(3) the writing must be in such words which the terms necessary to construe the transfer can be ascertained;
(4) the transferee must in part performance of the contract take possession of the property, or of any part thereof;
(5) the transferee must have done some act in furtherance of the contract; and
(6) the transferee must have performed or be willing to perform his part of the contract."
33. Thus, under Section 53A, the appellant should plead and prove mainly the existence of an agreement in writing and the possession in pursuance of the said agreement and part performance of the said agreement or willingness to perform his part of the contract.
34. In the light of these pre-conditions, we shall now consider whether these requirements have been fulfilled.
35. According to the defendant, two agreements were entered into in respect of two sets of properties on 15.4.1974 and 16.4.1974. As far as the suit properties are concerned, it is specifically pleaded that the agreement was entered into on 16.4.1974.
36. As pointed out by the counsel for the respondent, it was not referred to in the written statement that it is a written agreement. However, it is stated that the relevant agreement was handed over to the Collector, Urban Land Tax Ceiling Regulation Act. Though it is not specifically mentioned as a written agreement in the written statement, since it is stated that the original agreement was handed over to the Collector, the defendant must have taken steps to produce the said agreement for ascertainment of the terms of the alleged agreement with reasonable certainty.
37. Even in Ex.B20, the notice dated 21.2.1977 sent by the defendant served upon Adhikesavalu, there is no reference to the terms found in the agreement dated 16.4.1974. In the reply Ex.B7, Adhikesavalu stated that the suit properties were in possession of Adhikesavalu and the appellant has to pay Adhikesavalu a sum of Rs.7,000/- as the balance amount. This would clearly indicate that the appellant was due and liable to pay Rs.7,000/- to the plaintiff's predecessor in title to have the sale in question completed. Admittedly, this Ex.B7 dated 3.3.1977 though was received by the defendant, he would never choose to reply with reference to the liability.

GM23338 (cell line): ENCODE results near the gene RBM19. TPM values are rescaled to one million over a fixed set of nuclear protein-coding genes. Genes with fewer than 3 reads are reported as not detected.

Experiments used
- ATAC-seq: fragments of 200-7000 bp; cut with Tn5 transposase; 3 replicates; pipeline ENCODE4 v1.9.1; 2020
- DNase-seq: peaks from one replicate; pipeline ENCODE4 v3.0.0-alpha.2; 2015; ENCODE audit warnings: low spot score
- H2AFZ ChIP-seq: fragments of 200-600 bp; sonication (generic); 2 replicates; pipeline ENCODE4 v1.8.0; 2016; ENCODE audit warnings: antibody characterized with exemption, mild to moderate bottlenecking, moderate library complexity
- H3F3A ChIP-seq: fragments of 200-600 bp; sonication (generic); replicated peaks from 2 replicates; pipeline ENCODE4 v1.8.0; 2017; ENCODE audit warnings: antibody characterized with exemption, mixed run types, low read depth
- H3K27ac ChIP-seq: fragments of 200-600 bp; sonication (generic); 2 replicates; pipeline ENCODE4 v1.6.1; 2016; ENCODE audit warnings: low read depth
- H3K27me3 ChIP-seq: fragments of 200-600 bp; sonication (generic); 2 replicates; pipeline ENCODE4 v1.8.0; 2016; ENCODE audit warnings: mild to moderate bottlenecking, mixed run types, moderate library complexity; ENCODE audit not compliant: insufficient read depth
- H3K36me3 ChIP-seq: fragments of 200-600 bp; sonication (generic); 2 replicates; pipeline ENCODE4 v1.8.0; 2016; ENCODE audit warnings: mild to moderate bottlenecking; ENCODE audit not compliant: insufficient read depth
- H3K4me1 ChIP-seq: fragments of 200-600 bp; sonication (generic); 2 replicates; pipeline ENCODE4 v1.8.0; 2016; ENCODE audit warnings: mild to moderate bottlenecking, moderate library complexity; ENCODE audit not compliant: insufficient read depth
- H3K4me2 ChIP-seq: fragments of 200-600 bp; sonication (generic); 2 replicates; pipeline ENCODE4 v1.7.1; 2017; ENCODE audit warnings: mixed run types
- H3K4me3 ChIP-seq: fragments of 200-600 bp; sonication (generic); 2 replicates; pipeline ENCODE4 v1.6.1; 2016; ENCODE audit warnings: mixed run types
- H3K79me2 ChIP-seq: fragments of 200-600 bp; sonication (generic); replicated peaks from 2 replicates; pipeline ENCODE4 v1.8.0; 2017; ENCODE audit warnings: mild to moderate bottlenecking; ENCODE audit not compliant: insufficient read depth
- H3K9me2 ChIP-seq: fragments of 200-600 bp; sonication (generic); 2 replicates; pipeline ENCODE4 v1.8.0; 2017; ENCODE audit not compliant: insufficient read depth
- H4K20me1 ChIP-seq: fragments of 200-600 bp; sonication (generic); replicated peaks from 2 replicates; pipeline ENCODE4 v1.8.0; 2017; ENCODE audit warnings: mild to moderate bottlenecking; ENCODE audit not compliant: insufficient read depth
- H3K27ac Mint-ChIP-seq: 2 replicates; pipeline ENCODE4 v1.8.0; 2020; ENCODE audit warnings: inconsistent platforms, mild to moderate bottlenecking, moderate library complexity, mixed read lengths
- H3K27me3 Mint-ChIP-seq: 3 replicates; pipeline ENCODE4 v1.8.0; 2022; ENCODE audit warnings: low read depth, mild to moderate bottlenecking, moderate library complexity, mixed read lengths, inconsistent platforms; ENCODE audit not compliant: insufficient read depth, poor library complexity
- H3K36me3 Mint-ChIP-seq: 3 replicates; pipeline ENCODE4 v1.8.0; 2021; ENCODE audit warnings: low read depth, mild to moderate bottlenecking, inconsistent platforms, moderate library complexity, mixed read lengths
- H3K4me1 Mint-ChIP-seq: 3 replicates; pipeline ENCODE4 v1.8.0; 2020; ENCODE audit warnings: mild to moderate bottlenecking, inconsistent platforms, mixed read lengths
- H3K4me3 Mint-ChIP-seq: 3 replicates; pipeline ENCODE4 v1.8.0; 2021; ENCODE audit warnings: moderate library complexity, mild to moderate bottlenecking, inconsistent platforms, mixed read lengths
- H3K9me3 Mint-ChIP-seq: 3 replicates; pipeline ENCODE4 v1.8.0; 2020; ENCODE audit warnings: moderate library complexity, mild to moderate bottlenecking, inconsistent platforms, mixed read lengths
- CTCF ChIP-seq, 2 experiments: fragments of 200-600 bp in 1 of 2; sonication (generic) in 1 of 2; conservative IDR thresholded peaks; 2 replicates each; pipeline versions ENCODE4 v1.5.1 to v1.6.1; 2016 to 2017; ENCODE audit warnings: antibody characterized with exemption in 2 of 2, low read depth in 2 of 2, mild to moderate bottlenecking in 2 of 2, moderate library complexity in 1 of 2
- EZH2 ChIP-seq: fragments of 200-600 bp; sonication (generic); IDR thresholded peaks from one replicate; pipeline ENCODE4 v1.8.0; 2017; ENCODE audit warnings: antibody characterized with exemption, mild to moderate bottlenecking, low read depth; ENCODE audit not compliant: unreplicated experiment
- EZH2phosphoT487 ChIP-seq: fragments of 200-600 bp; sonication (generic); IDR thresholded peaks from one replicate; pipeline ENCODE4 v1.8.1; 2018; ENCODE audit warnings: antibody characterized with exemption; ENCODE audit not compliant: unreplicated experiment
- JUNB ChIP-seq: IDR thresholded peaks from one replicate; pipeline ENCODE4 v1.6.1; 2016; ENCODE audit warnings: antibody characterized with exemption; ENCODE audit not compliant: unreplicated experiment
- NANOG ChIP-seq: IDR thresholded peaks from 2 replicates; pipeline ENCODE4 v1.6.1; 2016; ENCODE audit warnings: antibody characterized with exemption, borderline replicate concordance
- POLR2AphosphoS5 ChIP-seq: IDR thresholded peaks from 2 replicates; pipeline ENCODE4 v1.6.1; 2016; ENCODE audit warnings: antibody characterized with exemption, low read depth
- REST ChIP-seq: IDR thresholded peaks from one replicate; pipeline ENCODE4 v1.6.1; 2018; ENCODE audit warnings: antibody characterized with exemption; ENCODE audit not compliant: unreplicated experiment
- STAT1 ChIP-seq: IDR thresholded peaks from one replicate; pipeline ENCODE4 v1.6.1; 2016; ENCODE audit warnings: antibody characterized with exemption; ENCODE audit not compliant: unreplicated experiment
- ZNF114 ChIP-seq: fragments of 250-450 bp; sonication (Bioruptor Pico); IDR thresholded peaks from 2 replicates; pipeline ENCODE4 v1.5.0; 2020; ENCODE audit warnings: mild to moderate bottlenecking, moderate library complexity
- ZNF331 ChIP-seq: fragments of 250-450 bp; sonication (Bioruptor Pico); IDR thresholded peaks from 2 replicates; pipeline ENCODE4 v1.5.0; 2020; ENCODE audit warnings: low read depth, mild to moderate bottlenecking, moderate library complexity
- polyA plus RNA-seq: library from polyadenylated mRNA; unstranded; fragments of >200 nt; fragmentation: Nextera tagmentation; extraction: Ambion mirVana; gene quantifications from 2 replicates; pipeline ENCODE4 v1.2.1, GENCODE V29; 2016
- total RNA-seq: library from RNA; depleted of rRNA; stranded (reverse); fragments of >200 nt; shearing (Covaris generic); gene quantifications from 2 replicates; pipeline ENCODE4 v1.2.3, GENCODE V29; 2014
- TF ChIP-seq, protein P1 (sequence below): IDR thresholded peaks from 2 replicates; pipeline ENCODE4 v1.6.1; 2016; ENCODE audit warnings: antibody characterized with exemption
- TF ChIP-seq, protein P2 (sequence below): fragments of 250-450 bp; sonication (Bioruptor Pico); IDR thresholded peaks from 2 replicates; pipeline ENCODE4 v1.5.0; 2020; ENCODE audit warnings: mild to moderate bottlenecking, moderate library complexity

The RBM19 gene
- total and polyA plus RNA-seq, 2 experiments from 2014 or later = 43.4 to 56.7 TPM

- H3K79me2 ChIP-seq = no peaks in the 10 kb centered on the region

38. So, the conjoint reading of Exs.B20 and B7, besides the absence of any reply to Ex.B7, would certainly show that the appellant was never ready and expressed willingness to perform his part of the contract so as to claim protection under Section 53A of the Transfer of Property Act.
39. It is contended by the counsel for the appellant that since the agreement was lost, he can produce the secondary evidence as provided under Section 65(c) read with Sections 61 and 63 of the Evidence Act. He would also cite the following decisions to substantiate his plea:
1) MANEKLAL v. H.J.GINWALLA AND SONS ;
2) BOBBA SURAMMA v. P.CHANDRAMMA ;
3) KARTHIKEYA MUDALIAR v. SINGARAM PILLAI (1956 (II) M.L.J.515);
4) RAMKRISHNA v. MAHADEI .
40. This contention, in my view, cannot be countenanced, in view of the fact that it was not established through the acceptable evidence that the agreement was lost in the Collector's Office. The defendant has not taken any steps to get a certificate from the Collector's Office that the original agreement was handed over by the defendant in the Collector's Office and the same was lost. Under those circumstances, it cannot be contended that the same can be proved by the secondary evidence.
41. It is true that Ex.B7, the reply sent by Adhikesavalu to the defendant on 3.3.1977 after having received the notice Ex.B20, would refer to the agreement between the defendant and Adhikesavalu. But, in this context, it is to be noticed that according to the defendant, there were two agreements executed between the parties, one on 15.4.1974 and another on 16.4.1974. It is the specific case of the defendant that the suit properties relate to the agreement dated 16.4.1974. In Ex.B7, Adhikesavalu would refer to the agreement dated 15.4.1974 only and not about the agreement dated 16.4.1974.
42. Though in Ex.B7 there is a reference about the suit properties, Adhikesavalu has specifically stated that the suit properties were in his possession and not in the possession of the defendant. Under those circumstances, this document would not be of any help to the defendant as the same would not prove the plea of the defendant that he was in possession of the suit properties in pursuance of the agreement dated 16.4.1974.
43. That apart, the lower appellate Court, the last Court of Fact would consider the other materials and gave factual finding that the plaintiff though initially was not in possession of the suit properties after sale deed, at the intervention of the Panchayatdars, he took possession and was in enjoyment of the suit properties and only in the year 1981, the defendant trespassed into the properties and took possession, in the light of the kist receipts filed by the plaintiff to prove his possession for some years and for those years, the defendant was not able to produce any document to prove his possession. This factual finding, in my opinion, cannot be said to be wrong.
44. In view of what is stated above, even though the plaintiff has proved his title in pursuance of the document Ex.A1 and purchased the same as a bona fide purchaser, the defendant was not able to prove the requirements of Section 53A of the Transfer of Property Act. Consequently, it has to be held that the plaintiff would be entitled to the reliefs sought for.
45. Therefore, the judgment and decree passed by the lower appellate Court are liable to be confirmed and accordingly confirmed. Thus, the second appeal is dismissed. No costs.